European Federation of Neurological Societies
Philip Scheltens, MD, PhD
At this year's European
Federation of Neurological Societies (EFNS) meeting (the 5th congress),
only 1 session, a workshop led by Jean Claude Baron, was dedicated solely
to neuroimaging. This could reflect either the European view that imaging
is performed uniquely by radiologists or a different focus of interest
on the part of this year's program committee.
Research into dementia was likewise relatively underrepresented this year. Nonetheless, there were several bright spots among the workshops and symposia.
Two industry-supported sessions were among the exceptions: an excellent teaching course on dementia was organized by Jean Marc Orgogozo, from Bordeaux, France, in which Martin Rossor, from London, United Kingdom, gave an overview of the imaging options in dementia diagnosis and follow up; and a satellite symposium was held, at which participants discussed the role of the neurologist in dementia, including the contributions that registration and functional MRI (fMRI) offer to longitudinal follow up and for assessing treatment effects (see also Imaging Alzheimer's Disease). A teaching course on new imaging methods would have been timely. In the regular scientific program, one had to look carefully to find presentations that focused on imaging.
Amyotropic Lateral Sclerosis
On Monday, Dr. Karlsborg and colleagues, from Copenhagen, Denmark, presented data on diffusion tensor MRI in patients with amyotropic lateral sclerosis (ALS). Only patients with definite upper motor neuron signs displayed elevated diffusion coefficients, which did not change during follow up, and probably reflected neuronal degeneration of the corticospinal tract that occurs in the cerebrum of patients with ALS. This finding, in itself, is an interesting observation that was corroborated by Hecht and colleagues, from Erlangen, Germany, who showed changes of this tract on Fluid-attenuated inversion-recovery (FLAIR) images. Unfortunately, the Danish study involved small groups and did not apply the El Escorial ALS criteria.
In a focused workshop, Dr. Kappos, from Basel, Switzerland, gave an overview of the enormous advances being made by MRI in measuring treatment effects in multiple sclerosis (MS). Particularly promising are the new measures of T1 black holes, magnetization transfer, and spectroscopy, which all seem to have a good correlation with the actual pathologic process in the brain.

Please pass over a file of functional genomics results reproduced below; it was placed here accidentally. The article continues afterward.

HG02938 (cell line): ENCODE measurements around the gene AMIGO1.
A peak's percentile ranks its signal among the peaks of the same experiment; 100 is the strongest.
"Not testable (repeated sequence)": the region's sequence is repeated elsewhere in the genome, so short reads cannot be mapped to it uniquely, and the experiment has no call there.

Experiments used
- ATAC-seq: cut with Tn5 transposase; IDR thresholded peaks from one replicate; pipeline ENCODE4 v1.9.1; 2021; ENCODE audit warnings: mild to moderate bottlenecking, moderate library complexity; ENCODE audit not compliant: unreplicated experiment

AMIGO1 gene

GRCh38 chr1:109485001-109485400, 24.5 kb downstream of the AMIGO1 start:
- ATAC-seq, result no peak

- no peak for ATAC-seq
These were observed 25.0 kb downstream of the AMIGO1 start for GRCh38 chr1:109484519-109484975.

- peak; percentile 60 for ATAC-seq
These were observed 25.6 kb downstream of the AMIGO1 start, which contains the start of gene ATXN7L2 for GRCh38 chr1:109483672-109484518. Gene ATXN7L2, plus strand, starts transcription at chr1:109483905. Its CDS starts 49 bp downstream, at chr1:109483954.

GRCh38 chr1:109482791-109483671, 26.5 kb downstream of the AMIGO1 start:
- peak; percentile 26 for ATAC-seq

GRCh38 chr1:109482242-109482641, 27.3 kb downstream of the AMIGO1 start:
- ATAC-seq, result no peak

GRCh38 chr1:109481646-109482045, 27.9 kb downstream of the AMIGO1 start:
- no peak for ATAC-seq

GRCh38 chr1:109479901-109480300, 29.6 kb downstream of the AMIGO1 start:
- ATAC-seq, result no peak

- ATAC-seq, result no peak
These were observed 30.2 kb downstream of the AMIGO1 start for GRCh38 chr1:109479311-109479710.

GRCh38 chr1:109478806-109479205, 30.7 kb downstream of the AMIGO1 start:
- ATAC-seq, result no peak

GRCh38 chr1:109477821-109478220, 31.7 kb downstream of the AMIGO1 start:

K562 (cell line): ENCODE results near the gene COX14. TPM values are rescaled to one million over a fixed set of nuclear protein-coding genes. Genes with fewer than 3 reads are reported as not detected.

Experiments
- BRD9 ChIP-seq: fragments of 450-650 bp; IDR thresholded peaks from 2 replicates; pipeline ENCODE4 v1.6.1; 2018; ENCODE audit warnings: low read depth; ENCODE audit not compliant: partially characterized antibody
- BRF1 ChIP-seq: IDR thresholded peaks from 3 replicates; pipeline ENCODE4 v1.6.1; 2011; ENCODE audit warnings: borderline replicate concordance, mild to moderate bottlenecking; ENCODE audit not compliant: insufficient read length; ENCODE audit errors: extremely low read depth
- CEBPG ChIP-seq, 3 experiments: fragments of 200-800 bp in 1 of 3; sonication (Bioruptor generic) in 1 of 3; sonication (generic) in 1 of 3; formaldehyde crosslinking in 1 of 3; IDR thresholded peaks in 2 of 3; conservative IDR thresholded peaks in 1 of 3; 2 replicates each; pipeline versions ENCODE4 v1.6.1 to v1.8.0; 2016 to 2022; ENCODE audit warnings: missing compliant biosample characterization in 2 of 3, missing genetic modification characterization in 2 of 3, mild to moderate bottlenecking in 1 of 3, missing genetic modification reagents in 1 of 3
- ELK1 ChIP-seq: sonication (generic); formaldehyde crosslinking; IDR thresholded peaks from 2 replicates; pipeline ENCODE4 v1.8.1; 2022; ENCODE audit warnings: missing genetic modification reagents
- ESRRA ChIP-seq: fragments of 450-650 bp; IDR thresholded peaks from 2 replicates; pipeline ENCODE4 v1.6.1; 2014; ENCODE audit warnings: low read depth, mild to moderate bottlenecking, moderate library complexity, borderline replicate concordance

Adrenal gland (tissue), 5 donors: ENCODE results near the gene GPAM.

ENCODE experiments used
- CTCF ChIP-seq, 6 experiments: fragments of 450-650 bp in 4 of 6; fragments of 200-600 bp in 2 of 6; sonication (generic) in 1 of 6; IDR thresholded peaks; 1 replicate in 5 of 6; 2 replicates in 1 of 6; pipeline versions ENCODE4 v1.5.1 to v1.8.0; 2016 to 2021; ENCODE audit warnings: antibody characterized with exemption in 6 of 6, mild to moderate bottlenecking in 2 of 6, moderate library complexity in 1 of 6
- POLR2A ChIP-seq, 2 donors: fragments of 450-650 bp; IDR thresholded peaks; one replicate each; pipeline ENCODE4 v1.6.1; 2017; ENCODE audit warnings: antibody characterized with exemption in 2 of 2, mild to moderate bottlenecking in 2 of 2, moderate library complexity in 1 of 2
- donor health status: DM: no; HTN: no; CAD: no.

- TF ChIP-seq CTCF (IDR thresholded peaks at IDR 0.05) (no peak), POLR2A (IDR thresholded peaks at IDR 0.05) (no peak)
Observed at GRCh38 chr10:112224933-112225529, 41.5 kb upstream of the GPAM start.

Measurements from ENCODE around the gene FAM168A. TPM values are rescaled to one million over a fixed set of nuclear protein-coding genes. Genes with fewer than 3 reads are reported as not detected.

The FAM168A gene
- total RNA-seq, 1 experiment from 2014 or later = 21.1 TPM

Kappos also chaired a poster session on MS at which Dr. Filippi, from Milan, Italy, presented new data on the use of fMRI of the central motor system. He and collaborators from Milan and Munich employed 3 paradigms (flexion/extension of the right hand and/or foot) to study 9 patients with progressive MS. All 3 tasks produced ipsilateral cerebellar activation, but only stimulated contralateral primary motor activation in the hand task and both hand/foot tasks, but not in the foot-only task. These investigators concluded that this absence was evidence of the plasticity of the cortical pathways responsible for the foot movements.
An important clue for the diagnosis of some patients with MS are the T2 lesions present at the onset of optic neuritis (ON). Frederiksen and colleagues, from Copenhagen, Denmark, found them to be present in 79% of ON patients who were later diagnosed with MS. They studied whether gadolinium administration could increase the sensitivity of MRI. However, they found enhancing lesions in only 5% of the patients with ON who did not progress to MS as opposed to 21% of the ON patients who were eventually diagnosed with MS.
At a Main Topic lecture, Filippi pointed out that, when using the newer techniques, pathologic heterogeneity in MS lesions is reflected by different MRI patterns. In particular, the normal-appearing white matter (NAWM) that surrounds the lesions deserves further attention in this respect. In primary progressive MS, microscopic lesions in brain and spinal cord NAWM may be responsible for the disability. This suggestion was further corroborated by Parry and coworkers, from Oxford, United Kingdom, in a short communication on Wednesday. They showed that T1 maps of the total white matter on a 3T scanner in patients with MS correlated very well with disability as measured by the Expanded Disability Status Scale (r = 0.92, P = .01).
The most surprising presentation, in my view, came from Scheuer and colleagues, in Copenhagen, Denmark, who used PET and found lower regional cerebral blood flow values in the parietal and frontal areas of patients with autosomal dominant hereditary spastic paraplegia (Strumpell's disease), a disease thought to be present uniquely in the spinal cord, as compared with controls. These findings may indicate supraspinal (cerebral) involvement in these patients.
In the field of dementia, Hasselbalch and collaborators, from Copenhagen, Denmark, presented data on neuroimaging studies performed on all patients between 1995 and 1999 in their Memory Clinic. Potentially reversible pathologies were found in 3.7% of the sample (n = 704), a figure higher than usually reported. In one third of the patients, they found cerebrovascular pathology relevant to the diagnosis, underscoring the need for imaging studies in such a setting.
The remainder of
the presentations associated with imaging were either too poor in quality
or not new in the sense that they were worth reporting here. I sincerely
hope that future EFNS and other neurology meetings will focus more on imaging,
given the huge interest from clinical practice and research and the rapid
developments in this field.